Culture isn’t one thing. It’s everything

It seems that a new buzzword has entered the mainstream of business language and leadership training…culture. We have all had that job that we absolutely hated. We would look for any excuse to not go in. Personally, I have had a couple of those jobs. But I have also had jobs where it didn’t feel like I was going to work at all. I worked longer, interacted with the other employees more (in and out of work hours) and wait for it…I felt valued. In fact, I felt that I had some equity in the company and in a sense I did. 

This is at the root of culture…how the people feel at work and how it affects them out of work. It is an elusive term though isn’t it? We know what it is, but we just can’t define it in a sentence or two. But it is real and it is encompassing.

Now, when we boil things down, there are two types of culture, accidental culture and designed culture. Most companies have an accidental culture. Furthermore, most people starting businesses don’t think about company culture. They are too busy thinking about the nuts and bolts of the business itself. Getting a space, developing the product, selling the product or service, etc.

Accidental cultures are those that are top down and are driven by the personality of the leader…good, bad or indifferent. If a leader is a negative or an aggressive authoritarian, the culture is going to be controlled and the employees are going to have very little autonomy and the employee churn will be high. The employees that do stick around are those that thrive in negativity. Wonderful thought right?

On the contrary, if the leader is positive and enjoys the input from the employees, the culture is going to be positive and the level of engagement is going to be high. But with both of these cases, they are temporary. If the leadership changes, the culture will change. Additionally, as the business grows, new employees affect the culture and the potential for cultural shift is high. Granted, there is a high likelihood that the positivity will continue because the people that have been attracted there will sustain it.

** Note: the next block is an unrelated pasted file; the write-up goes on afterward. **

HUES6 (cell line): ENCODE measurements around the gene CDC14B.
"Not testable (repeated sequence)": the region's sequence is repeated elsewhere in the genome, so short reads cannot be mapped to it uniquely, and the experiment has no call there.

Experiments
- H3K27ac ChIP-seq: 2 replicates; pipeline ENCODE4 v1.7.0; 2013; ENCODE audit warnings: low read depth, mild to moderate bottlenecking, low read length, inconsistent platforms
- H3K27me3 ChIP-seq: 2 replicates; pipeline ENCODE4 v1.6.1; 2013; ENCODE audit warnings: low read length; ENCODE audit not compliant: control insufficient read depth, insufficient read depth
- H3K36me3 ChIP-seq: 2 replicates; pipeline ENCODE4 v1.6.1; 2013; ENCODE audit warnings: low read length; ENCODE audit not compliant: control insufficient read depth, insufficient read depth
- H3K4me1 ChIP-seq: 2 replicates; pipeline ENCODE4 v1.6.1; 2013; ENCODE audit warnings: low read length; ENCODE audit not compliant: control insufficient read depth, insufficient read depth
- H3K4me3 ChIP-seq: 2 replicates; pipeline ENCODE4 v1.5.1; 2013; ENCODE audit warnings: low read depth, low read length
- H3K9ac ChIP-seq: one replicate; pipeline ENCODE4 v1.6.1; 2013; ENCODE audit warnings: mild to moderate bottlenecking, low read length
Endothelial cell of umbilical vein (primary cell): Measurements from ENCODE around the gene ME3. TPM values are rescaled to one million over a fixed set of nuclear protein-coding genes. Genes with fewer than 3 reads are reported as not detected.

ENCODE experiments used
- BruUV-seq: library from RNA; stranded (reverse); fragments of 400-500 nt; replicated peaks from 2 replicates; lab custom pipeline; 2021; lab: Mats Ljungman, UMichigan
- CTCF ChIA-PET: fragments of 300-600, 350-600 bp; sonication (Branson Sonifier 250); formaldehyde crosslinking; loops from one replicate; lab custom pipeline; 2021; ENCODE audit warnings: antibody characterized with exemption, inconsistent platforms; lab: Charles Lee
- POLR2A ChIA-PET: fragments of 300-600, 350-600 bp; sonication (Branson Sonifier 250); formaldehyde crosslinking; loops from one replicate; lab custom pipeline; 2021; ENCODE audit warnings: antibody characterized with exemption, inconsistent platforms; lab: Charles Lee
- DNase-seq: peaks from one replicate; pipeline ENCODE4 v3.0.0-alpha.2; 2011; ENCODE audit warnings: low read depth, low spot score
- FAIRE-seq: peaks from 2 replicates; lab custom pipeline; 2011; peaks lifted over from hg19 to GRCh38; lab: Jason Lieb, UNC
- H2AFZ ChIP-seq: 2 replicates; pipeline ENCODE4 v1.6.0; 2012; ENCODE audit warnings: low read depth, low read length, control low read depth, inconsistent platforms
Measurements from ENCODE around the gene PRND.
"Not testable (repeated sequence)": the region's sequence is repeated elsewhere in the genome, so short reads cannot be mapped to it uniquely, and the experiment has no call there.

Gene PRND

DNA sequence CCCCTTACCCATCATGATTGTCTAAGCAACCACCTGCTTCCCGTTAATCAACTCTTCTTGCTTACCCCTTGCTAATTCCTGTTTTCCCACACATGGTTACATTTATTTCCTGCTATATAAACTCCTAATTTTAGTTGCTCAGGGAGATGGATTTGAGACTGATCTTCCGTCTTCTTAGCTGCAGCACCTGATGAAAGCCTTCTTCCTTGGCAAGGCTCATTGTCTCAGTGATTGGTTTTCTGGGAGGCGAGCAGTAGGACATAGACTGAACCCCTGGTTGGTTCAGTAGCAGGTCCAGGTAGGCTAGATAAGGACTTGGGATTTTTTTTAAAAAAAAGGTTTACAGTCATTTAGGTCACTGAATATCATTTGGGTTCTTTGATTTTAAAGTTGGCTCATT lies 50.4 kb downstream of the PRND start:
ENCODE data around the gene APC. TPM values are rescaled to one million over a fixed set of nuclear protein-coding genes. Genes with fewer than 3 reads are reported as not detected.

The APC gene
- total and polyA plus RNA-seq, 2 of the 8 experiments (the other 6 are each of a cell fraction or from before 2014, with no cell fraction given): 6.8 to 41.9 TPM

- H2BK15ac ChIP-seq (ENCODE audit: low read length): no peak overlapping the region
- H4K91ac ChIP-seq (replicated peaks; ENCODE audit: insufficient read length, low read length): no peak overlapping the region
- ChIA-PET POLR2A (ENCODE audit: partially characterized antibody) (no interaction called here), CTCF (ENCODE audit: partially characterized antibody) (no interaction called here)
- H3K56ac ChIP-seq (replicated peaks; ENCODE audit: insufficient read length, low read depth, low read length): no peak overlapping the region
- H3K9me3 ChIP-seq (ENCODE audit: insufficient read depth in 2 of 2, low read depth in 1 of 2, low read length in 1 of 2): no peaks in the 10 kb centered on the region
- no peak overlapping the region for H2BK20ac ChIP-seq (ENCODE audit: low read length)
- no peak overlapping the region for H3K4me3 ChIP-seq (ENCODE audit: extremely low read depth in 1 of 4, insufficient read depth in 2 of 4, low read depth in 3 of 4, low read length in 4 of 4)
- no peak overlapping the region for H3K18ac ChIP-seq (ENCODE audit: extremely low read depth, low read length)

Perhaps the worst of all accidental cultures are those of the unpresent leader. This is where the employees are left to fend for themselves. Cliques and fractured teams thrive in this environment. This is an all too common culture and extremely detrimental to success. It is unabated mayhem.

In a designed culture, much like a Frank Lloyd Wright, there is deliberate placement of all parts and pieces. In a business environment, forethought about the various aspects of company life and considerations surrounding people, places and things will be brought into the design. It begins with a few simple questions. How will we treat our employees? How will we speak to each other? How do we want our customers treated? What work schedule works best for our customers, our employees? How do we want our employees to feel during and after work? What kind of employees do we want to have? What are our values and what values do we want in our employees? I can go on here…

A designed culture is also grown from the leader or leadership, but it is purposeful and infiltrates the very essence of the company. Decisions like hiring, selling strategies, customer service, branding, and even firing are architected. Don’t get me wrong, even the designed culture can get hijacked and can morph without the leaders understanding what just happened. This is why it is so vital that REAL values are used when designing the culture. It is easy to toss around fluffy words and cliche when”designing” the organizational culture. The challenge is in using the core values that are real and heartfelt. Developing a vision that is equally real, the north star if you will. So that when it comes to hire, the values can be identified, the passion is recognized and the culture is kept intact and often reinforced.

A great example of a designed culture is Zappos, the online shoe empire. Employees don’t make a lot of money at Zappos, but they stand in a long line to be a part of the experience of working there. The great thing is that they go out and start their own businesses and get jobs elsewhere and affect other organizational culture. They do this because their values magnetically aligned.

Zappos’ first mantra is “Deliver WOW through service”. At Zappos, the employees aren’t restricted on the amount of time they spend on the phone with customers. They are applauded for sincerely helping customers get what they want…even if it isn’t from Zappos.

So, what is your organization’s culture? Is it accidental, or did you spend time developing a culture that mirrors your why? 

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